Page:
Raise the Bar on Your Communication Effectiveness
Communication continues to be at the forefront. A few days after writing my last blog, I had occasion to speak to a Quality Assurance Manager of a large metropolitan Atlanta hospital.
She shared that her organization had launched a new initiative on improving patient safety. As part of that push they are actively encouraging reporting significant events. These are not all near misses (events which are so serious that there is the potential for harm or death to a patient), but important none the less.
I asked what they were doing to create a just culture of "no blame" in which employees are encouraged to report errors committed by themselves and their colleagues, confident that they will not be punished. She admitted that was the most significant challenge.
The next biggest headache is the quality of reports submitted during investigations. Laboratory managers and supervisors are familiar with the pain of soliciting reports while investigating incidents. Since formal incident reports capture only the barest of details, additional written reports are often necessary. However because writing styles and acumen vary widely, reports also vary quite a bit in quality, length, content and format.
That's where SBAR comes in. This is a communication technique used in some healthcare organizations. SBAR (Situation-Background-Assessment-Recommendation) is an easy to remember mechanism that can be used to frame any critical communication-from report writing to verbal conversations.
Situation: Summary of what happened.
Background: What caused the problem? Summarize how X caused Y.
Assessment: Dig a little deeper; what did not work as designed? What extraordinary thing happened? What policy/procedure was not followed?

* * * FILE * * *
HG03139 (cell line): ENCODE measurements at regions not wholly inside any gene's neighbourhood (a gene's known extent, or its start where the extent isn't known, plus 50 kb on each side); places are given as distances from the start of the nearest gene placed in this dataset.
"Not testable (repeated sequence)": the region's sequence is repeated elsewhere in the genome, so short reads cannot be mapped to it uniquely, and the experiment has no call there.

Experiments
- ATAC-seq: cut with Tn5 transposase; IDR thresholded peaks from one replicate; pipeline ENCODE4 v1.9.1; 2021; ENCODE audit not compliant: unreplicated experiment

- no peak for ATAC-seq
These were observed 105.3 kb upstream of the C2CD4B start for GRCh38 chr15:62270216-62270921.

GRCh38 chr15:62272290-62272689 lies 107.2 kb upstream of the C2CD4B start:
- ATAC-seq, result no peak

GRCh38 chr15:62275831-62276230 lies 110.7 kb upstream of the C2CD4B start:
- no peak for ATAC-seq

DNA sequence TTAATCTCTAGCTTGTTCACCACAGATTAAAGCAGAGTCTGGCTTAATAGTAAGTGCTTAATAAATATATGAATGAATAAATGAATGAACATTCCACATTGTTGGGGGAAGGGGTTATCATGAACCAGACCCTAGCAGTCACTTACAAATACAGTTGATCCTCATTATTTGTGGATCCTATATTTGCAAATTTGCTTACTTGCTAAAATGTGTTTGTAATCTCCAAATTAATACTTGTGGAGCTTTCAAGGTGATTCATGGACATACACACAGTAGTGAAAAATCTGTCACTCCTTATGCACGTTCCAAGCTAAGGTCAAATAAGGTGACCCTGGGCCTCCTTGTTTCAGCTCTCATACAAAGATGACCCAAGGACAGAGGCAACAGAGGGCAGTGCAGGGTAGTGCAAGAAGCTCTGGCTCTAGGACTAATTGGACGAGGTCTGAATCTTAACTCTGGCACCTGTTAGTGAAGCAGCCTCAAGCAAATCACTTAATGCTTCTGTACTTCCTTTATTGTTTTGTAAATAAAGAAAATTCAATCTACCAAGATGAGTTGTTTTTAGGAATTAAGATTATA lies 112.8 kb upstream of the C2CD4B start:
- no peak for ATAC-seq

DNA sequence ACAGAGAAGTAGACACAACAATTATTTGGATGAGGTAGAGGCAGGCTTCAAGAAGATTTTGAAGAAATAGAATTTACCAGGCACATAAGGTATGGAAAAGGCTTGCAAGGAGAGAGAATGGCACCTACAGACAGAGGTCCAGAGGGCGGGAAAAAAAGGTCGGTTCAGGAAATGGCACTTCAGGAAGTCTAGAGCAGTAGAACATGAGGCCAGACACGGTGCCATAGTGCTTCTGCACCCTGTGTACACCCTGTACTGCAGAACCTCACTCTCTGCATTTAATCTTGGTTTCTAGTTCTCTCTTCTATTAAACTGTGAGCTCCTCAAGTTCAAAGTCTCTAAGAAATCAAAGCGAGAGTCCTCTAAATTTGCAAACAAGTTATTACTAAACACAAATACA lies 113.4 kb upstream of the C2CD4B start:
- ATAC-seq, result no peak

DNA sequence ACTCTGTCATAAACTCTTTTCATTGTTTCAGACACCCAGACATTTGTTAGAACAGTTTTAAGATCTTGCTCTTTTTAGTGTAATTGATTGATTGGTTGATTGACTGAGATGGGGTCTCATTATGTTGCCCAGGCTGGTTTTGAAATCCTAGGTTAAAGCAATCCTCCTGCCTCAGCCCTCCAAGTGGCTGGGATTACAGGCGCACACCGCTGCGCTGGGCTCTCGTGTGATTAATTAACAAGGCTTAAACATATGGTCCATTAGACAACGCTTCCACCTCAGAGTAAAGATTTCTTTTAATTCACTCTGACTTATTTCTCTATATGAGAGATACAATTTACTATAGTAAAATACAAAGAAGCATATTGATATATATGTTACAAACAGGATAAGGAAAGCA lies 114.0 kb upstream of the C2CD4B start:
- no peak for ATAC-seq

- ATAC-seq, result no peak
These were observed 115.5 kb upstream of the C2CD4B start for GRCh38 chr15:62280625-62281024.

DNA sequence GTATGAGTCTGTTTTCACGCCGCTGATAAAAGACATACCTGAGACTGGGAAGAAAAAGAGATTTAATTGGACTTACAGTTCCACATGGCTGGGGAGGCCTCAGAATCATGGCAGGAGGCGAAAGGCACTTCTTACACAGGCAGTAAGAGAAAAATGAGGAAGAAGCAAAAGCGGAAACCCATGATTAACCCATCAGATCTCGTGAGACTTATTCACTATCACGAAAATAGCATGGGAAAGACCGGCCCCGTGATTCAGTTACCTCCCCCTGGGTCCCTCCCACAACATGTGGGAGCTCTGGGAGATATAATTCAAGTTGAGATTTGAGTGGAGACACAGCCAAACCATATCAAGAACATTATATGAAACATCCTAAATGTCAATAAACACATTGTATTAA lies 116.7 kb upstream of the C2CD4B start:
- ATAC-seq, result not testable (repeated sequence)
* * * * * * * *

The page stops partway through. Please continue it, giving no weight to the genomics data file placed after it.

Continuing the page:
Recommendation: What can we do to fix the problem now? What ideas do I have to minimize the possibility of this situation occurring again in the future?
Here is a very simple way in which SBAR might be used. The ED medical director calls the lab director complaining that "everything went crazy on the weekend, labs were all late and several patients could not be treated, discharged or admitted as they waited hours for lab results." A simple SBAR report might look like this:
Situation: Chemistry analyzer ABC6000 was down for 2 hours causing a delay in reporting ED results including BMP and cardiac enzymes
Background: Results seemed spurious and not reproducible. QC was out of range for troponin, glucose and BUN. Therefore no results were reported.
Assessment: It was found that the onboard water supply had failed; under-hydrating the cartridges. All cartridges had to be unloaded manually and new cartridges were loaded on the backup instrument, calibrated and QC'd.
Recommendation: Run a line for a backup water supply, calibrate and run controls on the backup instrument as part of daily maintenance. Direct the laboratory shift supervisor to inform the ED charge nurse of any anticipated delays in TAT and provide updates until the problem is corrected.
This sounds simple and commonsensical. Right? But it works. SBAR captures only the vital information, communicates a shared set of expectations, and the conversation ends by coming up with a resolution to THIS problem or recommendations for improved service delivery going forward.